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Standing as the largest religious structure in the world, Cambodia’s Angkor Wat Archaeological Park is home to hundreds of ancient temples that have stood the test of time. Here are a few lesser-known facts about the world-famous UNESCO World Heritage site.
Angkor Wat remains the top temple at the sprawling site, but in fact Angkor Wat Archaeological Park is home to hundreds of temples and religious structures dotted about 400kmsq that takes in dense jungle and forest areas. Bayon and Ta Prohm are two other favourites.
Angkor Wat was constructed in the early 12th century and is considered to be the largest religious monument in the world.
Angkor Wat translates to City of Temples, or City Temple, and was once the capital of the ruling Khmer Empire. Angkor Wat itself is much more than just a temple and takes in an entire city, including moats, libraries, schools and other structures.
Angkor Wat sits at the centre of national pride and Cambodia is one of only two countries in the world to bear a building on its flag in the form of, you guessed it, Angkor Wat. If you were wondering, the other country is Afghanistan.
Angkor Wat defies the typical direction by facing pointed structures west instead of east. Some say this is associated with death in Hindu culture but it has caused disagreement among historians. Regardless, it certainly paved the way for the perfect sunrise.
Back in its heyday, the original outer wall of Angkor Wat once kept the temple, city and royal palace, which spread across 203 acres, safe. The entire wall has been destroyed.
The engineering and archaeological feats of Angkor were way ahead of their time. For example, bricks were bonded together using vegetable compound instead of mortar.
While what remains today is pretty impressive, try to imagine the temples and surrounding buildings glittering in gold and other colourful paints, because that’s how they would originally have looked.
It is estimated more than five million tons of sandstone were used to construct Angkor, all carried from a quarry that sits 25 miles away – in a time of no machinery.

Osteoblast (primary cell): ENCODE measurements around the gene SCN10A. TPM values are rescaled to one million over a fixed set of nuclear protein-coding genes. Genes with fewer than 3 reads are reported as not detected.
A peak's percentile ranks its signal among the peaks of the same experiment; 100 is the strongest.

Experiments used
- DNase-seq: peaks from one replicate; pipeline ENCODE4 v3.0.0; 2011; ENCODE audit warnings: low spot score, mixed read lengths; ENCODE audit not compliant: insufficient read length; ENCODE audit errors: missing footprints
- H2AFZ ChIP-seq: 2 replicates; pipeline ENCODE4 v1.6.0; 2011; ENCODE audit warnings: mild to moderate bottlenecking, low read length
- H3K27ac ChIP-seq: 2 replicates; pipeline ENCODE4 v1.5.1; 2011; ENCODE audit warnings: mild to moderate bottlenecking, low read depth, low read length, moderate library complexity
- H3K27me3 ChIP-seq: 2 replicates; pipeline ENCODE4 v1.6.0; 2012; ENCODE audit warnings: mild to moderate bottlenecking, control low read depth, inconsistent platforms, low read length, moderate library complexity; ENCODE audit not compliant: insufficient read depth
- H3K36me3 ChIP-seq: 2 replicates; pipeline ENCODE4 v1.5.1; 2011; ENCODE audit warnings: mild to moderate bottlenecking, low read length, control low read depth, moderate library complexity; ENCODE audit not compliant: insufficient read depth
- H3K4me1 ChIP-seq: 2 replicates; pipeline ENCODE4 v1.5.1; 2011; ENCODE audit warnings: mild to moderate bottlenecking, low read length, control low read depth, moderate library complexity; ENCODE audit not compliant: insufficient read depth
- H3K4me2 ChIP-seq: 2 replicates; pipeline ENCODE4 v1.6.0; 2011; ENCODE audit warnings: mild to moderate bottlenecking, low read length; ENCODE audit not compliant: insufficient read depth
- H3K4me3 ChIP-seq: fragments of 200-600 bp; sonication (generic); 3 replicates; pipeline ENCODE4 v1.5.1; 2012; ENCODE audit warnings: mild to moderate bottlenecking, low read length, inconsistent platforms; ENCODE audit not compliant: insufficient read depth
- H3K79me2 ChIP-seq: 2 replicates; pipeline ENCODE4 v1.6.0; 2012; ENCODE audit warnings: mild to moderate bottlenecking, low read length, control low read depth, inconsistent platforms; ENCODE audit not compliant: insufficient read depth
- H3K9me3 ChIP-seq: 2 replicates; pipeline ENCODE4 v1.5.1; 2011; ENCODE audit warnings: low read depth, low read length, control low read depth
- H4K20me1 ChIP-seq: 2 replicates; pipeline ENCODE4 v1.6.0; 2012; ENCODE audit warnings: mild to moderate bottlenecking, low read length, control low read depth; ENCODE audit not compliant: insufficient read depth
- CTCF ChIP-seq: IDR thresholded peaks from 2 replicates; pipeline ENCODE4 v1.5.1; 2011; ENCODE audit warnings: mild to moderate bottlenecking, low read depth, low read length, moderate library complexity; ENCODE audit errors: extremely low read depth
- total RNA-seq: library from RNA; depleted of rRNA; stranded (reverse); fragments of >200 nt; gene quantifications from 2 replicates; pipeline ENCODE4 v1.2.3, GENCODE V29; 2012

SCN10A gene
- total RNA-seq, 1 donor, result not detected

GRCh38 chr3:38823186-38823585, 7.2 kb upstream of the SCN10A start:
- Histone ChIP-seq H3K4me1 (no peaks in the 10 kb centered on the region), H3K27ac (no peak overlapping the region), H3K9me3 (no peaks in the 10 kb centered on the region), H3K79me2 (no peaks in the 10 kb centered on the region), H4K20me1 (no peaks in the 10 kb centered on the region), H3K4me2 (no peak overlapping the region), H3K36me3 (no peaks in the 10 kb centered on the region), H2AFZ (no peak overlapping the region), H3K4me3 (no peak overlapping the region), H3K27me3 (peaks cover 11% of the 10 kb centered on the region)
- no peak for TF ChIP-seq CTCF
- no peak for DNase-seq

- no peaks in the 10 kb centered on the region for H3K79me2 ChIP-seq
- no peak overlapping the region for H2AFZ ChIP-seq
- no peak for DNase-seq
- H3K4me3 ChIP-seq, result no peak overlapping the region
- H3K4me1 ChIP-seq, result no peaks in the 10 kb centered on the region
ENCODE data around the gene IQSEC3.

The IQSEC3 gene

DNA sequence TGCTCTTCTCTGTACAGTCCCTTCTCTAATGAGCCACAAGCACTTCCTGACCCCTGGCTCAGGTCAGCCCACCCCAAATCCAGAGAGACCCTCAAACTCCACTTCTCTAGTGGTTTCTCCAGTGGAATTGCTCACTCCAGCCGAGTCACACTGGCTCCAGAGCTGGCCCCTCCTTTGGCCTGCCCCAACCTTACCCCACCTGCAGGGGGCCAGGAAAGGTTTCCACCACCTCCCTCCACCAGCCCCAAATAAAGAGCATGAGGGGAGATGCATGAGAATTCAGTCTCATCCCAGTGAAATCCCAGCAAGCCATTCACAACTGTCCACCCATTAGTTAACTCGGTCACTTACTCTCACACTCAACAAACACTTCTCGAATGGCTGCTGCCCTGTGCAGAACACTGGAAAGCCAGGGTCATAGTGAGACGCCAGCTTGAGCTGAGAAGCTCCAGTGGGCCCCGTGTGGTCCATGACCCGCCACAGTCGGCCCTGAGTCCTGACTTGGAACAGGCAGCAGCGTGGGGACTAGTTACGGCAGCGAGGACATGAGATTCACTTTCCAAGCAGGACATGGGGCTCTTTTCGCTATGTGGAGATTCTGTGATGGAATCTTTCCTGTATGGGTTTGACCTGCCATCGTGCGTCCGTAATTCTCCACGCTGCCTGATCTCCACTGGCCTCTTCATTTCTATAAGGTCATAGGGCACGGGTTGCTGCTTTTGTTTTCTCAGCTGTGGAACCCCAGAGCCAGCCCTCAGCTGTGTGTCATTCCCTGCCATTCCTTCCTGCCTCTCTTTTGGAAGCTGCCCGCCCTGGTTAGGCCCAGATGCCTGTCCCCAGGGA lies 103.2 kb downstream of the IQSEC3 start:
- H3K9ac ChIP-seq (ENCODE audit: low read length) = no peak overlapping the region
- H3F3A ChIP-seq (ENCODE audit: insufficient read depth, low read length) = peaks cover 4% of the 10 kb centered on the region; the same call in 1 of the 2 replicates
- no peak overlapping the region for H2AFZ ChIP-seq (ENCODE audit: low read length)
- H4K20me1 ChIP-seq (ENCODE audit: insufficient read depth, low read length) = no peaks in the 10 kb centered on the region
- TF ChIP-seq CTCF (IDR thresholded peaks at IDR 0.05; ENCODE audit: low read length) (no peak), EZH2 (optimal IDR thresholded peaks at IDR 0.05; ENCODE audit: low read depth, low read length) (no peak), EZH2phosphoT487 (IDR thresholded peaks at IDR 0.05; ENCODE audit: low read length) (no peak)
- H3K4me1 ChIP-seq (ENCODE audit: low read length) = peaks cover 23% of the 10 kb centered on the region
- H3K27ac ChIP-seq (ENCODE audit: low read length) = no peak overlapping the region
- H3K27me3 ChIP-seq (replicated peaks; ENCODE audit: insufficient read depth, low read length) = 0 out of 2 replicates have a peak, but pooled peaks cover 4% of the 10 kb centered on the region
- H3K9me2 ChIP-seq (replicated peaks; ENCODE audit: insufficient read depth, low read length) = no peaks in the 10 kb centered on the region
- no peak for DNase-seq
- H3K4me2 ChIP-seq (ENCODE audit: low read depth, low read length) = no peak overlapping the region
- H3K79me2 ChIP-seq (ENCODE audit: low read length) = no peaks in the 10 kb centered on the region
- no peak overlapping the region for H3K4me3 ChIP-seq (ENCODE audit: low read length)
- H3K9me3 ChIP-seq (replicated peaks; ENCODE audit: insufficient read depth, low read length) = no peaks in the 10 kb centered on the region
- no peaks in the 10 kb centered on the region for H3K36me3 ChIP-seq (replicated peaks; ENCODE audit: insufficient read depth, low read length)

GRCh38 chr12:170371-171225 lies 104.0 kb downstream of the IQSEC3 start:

Angkor Wat shifted from a Hindu to Buddhist temple in the late 13th century, and remains a place of Buddhist worship today.
In 1992, Angkor Wat was given the title of World Heritage site, which helped stamp out the illegal looting and unregulated tourism that swamped the attraction.
One of the first westerners recorded at the site was Portuguese monk, Antonio da Madalena, in 1586. But it was when French explorer Hanri Mouhot discovered it in the mid-18th century and wrote about it in his book, Travels in Siam, Cambodia, Laos and Annam, that it gained international fame.
… Or is there? Ta Prohm temple features a carving that looks very similar to a stegosaurus dinosaur – despite them becoming extinct at least 65 million years ago. Some say it is a rhinoceros or a boar. However, if you manage to spot it, it bears an uncanny resemblance to the Jurassic Period beast.
In 2016, Australian archaeologist Dr Damian Evans discovered a network of ancient cities sitting below Angkor that date back between 900 and 1,400 years old and rival Phnom Penh in size.
In 1967, former first lady Jackie Kennedy accomplished a life-long dream when she visited Angkor Wat. Recent celebrities to appreciate the complex include David Beckham, Angelina Jolie and Beyonce and Jay-Z.